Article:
Archive for the Mead Category

Yule and Mead Fail

Posted in Mead, Yule with tags , on December 27, 2012 by theredlass

*sigh* Sometimes you an do everything right and still have something turn out like crap.

So everyone was of course really excited about the mead bottling. We really busted out butts on this so we did it right off the bat once everyone had arrived. We had a whole assembly line of sanitizing, pumping, corking and labeling going and then we got to sample each batch.

Have you ever drunk a mouthfull of vinegar before?

Now all hope may not yet be lost to us. We did take our sample from the last inch of the bottle so it may just be super yeasty and sour. But on the whole there is a lot of worry floating around as to if all our time and money was wasted. Now of course when it comes to something like this I try not to think of it as a waste but rather as a learning experience, which this one was. But when you have 8 people who dropped some serious money into making 6 gallons of mead your thoughts are not on the silver lining.

It’s more that the mead was terribly alcoholic (not a bad thing) and very very SOUR! Despite adding almost 5 extra gallons of honey to the original batch (which tasted AMAZING at the half way point) all our fruit and spices seemed to do was weaken the sweet flavor in favor of a rather unpleasant sour fruit taste.

But not all hope is lost! After rereading all the stuff I used the first time I made mead, I realized 2 very important steps we had failed to go over.
Add Fruit First! When I made my first big batch of mead, I added the fruit to the first fermentation. Apparently, this gives the yeast a more well balanced diet AND allows for the flavors to be more intense and mature even if you filter the fruit/spices out during secondary ferment.

It’s Called Honey Wine for a Reason! It completely skipped my mind that when we bottled our big batch, we sweetened the HELL out of it as we went along. If I had remembered that, we should have added honey to the jugs and shaken them up really well before we bottled which would have gone a long way towards helping the flavor.

So we are going to try and sweeten our bottled med before drinking it and see if that helps at all. On the plus side, I how have 3, 1 gallon carboys, which I can use to further my experimentation. I’m thinking on a recipe with elderberry (a melomel) and something with cloves, cinnamon, ginger, nutmeg, vanilla and anise (a metheglin) I also want to make sure and do another jug of the “Snapdragon” mead (assuming it tastes better all sweetened) for Ren Fair. I promised my friends a taste of it and the only way I will have enough to go around is if I make a gallon or two! I’d also like to fiddle around with citrus flavors. I can do 2 gallons at a shot, 3 if I don’t mind buying another carboy (which I don’t). Also I found a really great local supplier with people who are more than happy to provide advise alongside supplies.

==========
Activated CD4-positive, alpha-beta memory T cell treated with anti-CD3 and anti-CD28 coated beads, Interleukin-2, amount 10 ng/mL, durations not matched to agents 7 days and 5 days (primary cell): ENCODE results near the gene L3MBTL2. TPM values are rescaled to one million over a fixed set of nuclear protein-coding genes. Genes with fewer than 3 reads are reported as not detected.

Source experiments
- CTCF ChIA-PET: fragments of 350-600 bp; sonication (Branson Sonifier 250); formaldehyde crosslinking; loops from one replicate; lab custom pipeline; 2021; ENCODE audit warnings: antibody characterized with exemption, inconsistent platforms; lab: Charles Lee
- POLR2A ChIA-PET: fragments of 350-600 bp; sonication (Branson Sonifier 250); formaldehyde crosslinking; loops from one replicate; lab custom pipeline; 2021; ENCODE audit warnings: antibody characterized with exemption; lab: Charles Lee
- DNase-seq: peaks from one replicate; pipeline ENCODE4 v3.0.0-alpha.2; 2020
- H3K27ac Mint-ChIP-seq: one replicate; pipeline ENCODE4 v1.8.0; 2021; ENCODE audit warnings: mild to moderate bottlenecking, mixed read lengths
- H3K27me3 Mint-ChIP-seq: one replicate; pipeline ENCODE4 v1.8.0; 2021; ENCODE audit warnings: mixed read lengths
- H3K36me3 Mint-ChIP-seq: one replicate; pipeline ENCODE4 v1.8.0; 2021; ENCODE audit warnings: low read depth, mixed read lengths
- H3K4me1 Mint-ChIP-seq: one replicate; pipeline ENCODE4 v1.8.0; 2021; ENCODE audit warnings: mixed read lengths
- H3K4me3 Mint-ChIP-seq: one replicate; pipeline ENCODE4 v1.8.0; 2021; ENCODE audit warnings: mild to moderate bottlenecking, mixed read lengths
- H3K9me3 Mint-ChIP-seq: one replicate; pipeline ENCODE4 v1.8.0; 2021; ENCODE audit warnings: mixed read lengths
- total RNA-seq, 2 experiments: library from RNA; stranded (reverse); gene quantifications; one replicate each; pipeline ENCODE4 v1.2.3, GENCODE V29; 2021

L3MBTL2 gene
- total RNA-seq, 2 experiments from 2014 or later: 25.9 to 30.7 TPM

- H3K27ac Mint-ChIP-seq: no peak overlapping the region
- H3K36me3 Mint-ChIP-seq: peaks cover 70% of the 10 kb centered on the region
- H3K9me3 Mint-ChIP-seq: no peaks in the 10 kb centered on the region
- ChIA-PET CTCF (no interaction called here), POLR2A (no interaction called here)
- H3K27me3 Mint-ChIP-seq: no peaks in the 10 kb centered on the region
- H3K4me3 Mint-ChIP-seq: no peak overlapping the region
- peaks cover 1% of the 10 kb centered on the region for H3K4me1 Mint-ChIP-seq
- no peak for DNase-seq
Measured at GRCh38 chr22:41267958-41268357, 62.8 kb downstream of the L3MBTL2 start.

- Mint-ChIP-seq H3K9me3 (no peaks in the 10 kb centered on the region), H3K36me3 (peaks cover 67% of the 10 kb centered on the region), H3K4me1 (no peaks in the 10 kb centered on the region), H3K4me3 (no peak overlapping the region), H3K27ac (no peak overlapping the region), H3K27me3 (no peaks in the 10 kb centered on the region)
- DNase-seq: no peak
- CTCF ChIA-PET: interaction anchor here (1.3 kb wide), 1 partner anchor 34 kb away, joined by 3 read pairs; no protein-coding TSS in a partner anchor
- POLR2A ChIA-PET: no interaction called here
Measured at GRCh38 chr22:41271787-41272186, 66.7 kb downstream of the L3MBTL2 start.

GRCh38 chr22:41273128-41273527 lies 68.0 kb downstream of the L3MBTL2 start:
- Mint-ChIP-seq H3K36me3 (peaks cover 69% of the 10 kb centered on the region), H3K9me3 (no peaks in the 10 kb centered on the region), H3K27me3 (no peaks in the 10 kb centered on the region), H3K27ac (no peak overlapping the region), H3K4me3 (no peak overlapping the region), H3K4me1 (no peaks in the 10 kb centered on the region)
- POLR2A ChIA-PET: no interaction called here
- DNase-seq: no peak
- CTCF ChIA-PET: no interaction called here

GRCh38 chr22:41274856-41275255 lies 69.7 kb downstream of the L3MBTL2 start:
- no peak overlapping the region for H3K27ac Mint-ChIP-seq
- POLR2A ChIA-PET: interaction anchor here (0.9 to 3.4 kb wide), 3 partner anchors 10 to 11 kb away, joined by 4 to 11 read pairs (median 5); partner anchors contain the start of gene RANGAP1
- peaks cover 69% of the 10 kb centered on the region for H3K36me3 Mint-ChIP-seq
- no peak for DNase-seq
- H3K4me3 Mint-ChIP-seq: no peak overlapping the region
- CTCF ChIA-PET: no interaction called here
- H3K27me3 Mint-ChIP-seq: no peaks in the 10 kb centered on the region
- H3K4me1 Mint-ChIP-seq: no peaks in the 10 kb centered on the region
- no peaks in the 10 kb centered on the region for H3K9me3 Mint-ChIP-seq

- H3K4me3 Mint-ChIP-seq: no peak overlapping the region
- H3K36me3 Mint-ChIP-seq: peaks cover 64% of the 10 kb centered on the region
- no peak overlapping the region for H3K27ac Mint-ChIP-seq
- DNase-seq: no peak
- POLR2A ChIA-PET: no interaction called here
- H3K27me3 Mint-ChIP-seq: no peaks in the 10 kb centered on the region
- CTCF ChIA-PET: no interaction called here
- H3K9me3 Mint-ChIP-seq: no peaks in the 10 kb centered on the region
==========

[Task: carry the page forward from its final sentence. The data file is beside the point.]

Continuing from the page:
Also, for reference, we got about 4, 750 ml bottles out of every carboy, this with leaving an 1-1 1/2 inches of the dregs (yeast and fruit) at the bottom.

Other than that, Yule went down rather well. We kept things fairly informal and did six rounds of toasting and drinking while the food passed around. As always I leave my couch and floor open to anyone who feels too tipsy to drive home. We did a gift exchange and tarot readings and just generally had a really nice night!

6 Gallons of Love

Posted in Experament, Fun and interesting, Mead, Ritual with tags on December 2, 2012 by theredlass

While I may occasionally express irritation at how things don’t always go as I had planned with my group, I can not deny how positively lovely this little experimentation has turned out! Right now, my kitchen counter is occupied by no less than 6 gallons of beautiful, multi-colored, honey saturated wine. It bubbles away soothingly as it is infused with scent and flavor lovingly added by a dedicated group.

Our original flavors changes a little with what we had available to work with. After the initial taste test (which may or may not have required several tastes…to be sure of quality!) we got down to the business of pumping the mead into individual containers. I have to say that this batch (only the second I have ever made) turned out much more bubbly and vigorous than my first. The sweetness was much more apparent and it did not have that yeasty overtone the way my first one did. Perhaps because we added the full 20lbs of honey as oppose to just 15lbs?

We then pulled out the ingredients and began cutting, chopping, slicing and squishing what we needed. I am so glad I went ahead and splurged on a 6th 1 gallon carboy! Otherwise we would have wasted a huge amount of mead. We decided to leave one gallon plain, just so we can taste it after secondary fermentation and see if it’s any different. While some may not find this particularly interesting, I do, so I am going to post what each member did with their carboy.